What do we do with the money we save? This is a question that has no easy answer for many people. Given that inflation has returned to the path of normality (the European Central Bank’s inflation target is around 2%), just saving money would gradually impoverish us, given that inflation will gradually reduce the purchasing power of our money.
This is where we see the big difference between saving (the act of accumulating money) and investing (looking for the best possible yield on the money we accumulate, within certain parameters regarding periods, risk profile, etc).
To determine the best places to invest our money, we are going to analyze the main constituents in any financial planning process.
The time horizon is a variable of maximum importance when determining how we place our investments.
If the savings objective is close in terms of time to make the investment, we have to avoid opting for risk assets with short-term volatility and, moreover, choose high-liquidity vehicles. In this case, it’s advisable to choose products such as deposits or investment funds.
If, on the other hand, we are planning a long-term or very-long-term investment, such planning for retirement, we can choose products that incur greater risks but offer higher returns. Furthermore, in this case, liquidity is a less critical variable, as we are not planning to access the capital for a long period of time. In this case, we can choose savings insurance, pension plans, insured employee pension plans or a direct investment via the stock exchange.
The risk profile is closely linked to the timescale of the investment, but there is also a more subjective component that is important to consider: There are people who are more risk averse than others in the same circumstances. There is a principle in the investment process that aspiring to greater returns always involves exposure to greater risks. We can define three risk profiles:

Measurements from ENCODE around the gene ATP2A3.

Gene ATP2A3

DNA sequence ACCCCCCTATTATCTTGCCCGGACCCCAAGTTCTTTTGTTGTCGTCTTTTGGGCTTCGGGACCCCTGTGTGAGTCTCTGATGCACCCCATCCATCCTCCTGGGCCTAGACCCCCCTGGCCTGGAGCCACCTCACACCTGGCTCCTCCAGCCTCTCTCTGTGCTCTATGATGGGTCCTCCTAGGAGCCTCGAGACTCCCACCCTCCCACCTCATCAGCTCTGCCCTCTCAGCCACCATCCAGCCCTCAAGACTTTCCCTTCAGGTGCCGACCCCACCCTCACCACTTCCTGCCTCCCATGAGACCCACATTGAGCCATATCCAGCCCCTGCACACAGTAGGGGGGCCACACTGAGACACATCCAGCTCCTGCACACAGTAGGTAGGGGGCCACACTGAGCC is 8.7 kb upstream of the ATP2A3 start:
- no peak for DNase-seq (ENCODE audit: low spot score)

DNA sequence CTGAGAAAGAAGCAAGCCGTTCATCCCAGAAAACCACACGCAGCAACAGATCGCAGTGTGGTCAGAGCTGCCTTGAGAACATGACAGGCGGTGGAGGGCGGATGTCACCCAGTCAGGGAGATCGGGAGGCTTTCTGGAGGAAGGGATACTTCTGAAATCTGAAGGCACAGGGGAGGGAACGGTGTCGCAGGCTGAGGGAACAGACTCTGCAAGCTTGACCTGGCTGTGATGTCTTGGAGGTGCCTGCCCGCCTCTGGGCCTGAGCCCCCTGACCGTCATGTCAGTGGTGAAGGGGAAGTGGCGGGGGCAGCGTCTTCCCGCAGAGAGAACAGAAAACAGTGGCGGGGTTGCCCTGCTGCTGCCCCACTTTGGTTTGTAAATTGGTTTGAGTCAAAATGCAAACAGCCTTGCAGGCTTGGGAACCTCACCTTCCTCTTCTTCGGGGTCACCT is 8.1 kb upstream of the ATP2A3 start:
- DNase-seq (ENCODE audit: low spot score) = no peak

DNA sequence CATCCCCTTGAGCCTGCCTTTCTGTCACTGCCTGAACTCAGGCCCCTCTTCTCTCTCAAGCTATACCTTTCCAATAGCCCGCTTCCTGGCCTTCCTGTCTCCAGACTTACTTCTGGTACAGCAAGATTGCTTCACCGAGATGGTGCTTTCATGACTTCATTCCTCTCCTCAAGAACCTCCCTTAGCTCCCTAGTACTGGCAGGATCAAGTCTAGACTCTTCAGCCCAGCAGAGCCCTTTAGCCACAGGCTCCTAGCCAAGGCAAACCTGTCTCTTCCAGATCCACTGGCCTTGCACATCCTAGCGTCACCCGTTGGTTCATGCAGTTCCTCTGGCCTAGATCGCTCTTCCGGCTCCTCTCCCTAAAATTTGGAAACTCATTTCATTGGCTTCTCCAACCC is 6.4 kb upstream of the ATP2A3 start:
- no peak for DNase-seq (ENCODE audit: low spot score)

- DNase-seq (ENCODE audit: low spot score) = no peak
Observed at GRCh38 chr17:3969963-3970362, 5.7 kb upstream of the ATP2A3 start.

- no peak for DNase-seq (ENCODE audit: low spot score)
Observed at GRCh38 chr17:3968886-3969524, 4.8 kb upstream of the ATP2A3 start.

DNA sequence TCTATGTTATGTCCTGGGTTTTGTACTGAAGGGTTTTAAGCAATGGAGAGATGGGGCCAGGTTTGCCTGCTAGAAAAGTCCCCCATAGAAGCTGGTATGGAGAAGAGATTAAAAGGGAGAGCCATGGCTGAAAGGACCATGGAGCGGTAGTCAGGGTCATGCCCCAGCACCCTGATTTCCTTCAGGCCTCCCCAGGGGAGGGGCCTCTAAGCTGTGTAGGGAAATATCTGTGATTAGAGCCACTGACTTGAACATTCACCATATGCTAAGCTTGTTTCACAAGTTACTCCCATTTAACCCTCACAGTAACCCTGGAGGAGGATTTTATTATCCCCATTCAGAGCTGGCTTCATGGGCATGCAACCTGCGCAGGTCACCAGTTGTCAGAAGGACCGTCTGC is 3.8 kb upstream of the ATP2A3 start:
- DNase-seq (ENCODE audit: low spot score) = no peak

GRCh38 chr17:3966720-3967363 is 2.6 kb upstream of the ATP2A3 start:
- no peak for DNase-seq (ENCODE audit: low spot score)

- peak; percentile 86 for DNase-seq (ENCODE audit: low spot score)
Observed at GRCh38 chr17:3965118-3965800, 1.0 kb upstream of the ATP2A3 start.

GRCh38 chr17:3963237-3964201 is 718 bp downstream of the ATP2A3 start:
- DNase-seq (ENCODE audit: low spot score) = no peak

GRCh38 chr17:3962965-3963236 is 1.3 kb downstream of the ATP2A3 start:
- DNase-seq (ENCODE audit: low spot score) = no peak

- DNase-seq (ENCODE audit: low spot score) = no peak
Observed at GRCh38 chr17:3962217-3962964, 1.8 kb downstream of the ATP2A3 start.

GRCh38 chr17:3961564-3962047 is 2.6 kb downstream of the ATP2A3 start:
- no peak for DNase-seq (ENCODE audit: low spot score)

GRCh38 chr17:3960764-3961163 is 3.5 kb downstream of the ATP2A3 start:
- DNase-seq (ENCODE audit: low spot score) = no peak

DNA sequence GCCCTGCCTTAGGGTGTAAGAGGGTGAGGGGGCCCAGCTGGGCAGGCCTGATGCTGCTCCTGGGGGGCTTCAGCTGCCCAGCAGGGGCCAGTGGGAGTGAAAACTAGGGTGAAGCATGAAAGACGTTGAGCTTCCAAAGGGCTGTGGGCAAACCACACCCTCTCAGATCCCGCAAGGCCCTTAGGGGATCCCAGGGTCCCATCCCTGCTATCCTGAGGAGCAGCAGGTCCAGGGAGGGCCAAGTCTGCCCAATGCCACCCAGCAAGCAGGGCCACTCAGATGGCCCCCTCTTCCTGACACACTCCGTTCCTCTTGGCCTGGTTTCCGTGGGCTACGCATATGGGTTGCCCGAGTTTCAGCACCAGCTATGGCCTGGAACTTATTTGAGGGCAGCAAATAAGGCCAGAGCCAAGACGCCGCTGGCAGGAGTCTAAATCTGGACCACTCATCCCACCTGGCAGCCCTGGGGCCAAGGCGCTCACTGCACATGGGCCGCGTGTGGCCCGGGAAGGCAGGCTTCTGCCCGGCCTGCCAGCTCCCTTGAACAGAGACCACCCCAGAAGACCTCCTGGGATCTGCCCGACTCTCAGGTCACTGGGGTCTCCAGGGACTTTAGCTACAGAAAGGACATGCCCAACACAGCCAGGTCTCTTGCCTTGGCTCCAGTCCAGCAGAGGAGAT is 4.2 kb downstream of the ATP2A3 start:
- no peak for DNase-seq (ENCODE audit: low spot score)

- Conservative investor: Ensure that capital is preserved whilst receiving modest returns. They invest in deposits, treasury bonds, and investment plans, or fixed-income pension plans.
- Moderate investor: These investors are able to assume controlled risks by trying to beat returns on the asset free of risk. They invest in funds and mixed pension plans and moderately accept direct investment through the stock exchange.
- Aggressive investor: These investors aim to maximize returns, and do not mind accepting potential losses, especially over the short term. They invest in funds and pension equity plans, stocks, ETFs and derived products.
The financial-fiscal return refers to the ultimate profitability of an investment once all the financial obligations it involves have been complied with. This can mean that two investments with equal financial profitability result in a very different net result, due to fiscal advantages or disadvantages over the other.
Every product has its specificities, which are important to take into account. These include:
Pension plans and guaranteed employee pension plans have tax benefits for contributions. They allow you to reduce your personal income tax base for contributions up to a maximum of 8,000 euros a year and thus reduce the amount of tax you pay.
Transfers between investment funds have no fiscal impact whatsoever, this being deferred until the shares are reimbursed. This makes it possible to change strategy indeterminately, without having to pay taxes on capital gains.
Life annuities offer considerable fiscal advantages when they are redeemed. Depending on the age of the policyholder at the time of redemption, and provided at least 5 years have elapsed since its constitution, it will be taxed as capital gains for a percentage of the income received. Insured persons over the age of 70 only pay 8% tax on this income.
Two investment tips that apply in all cases:
- Diversification: The principle of ‘not putting all your eggs in one basket’. Diversification exponentially reduces the risk by spreading the investment across different assets and minimizing the impact of the potential negative behavior of any one of them.
- Invest regularly: This is another way to reduce risk. Do you make contributions to a pension plan or investment fund? Do it with small contributions month to month, instead of one annual contribution. This way you will avoid the risk of buying shares at a single price that might be unusually high, and you will instead get the average price over 12 monthly contributions. losses.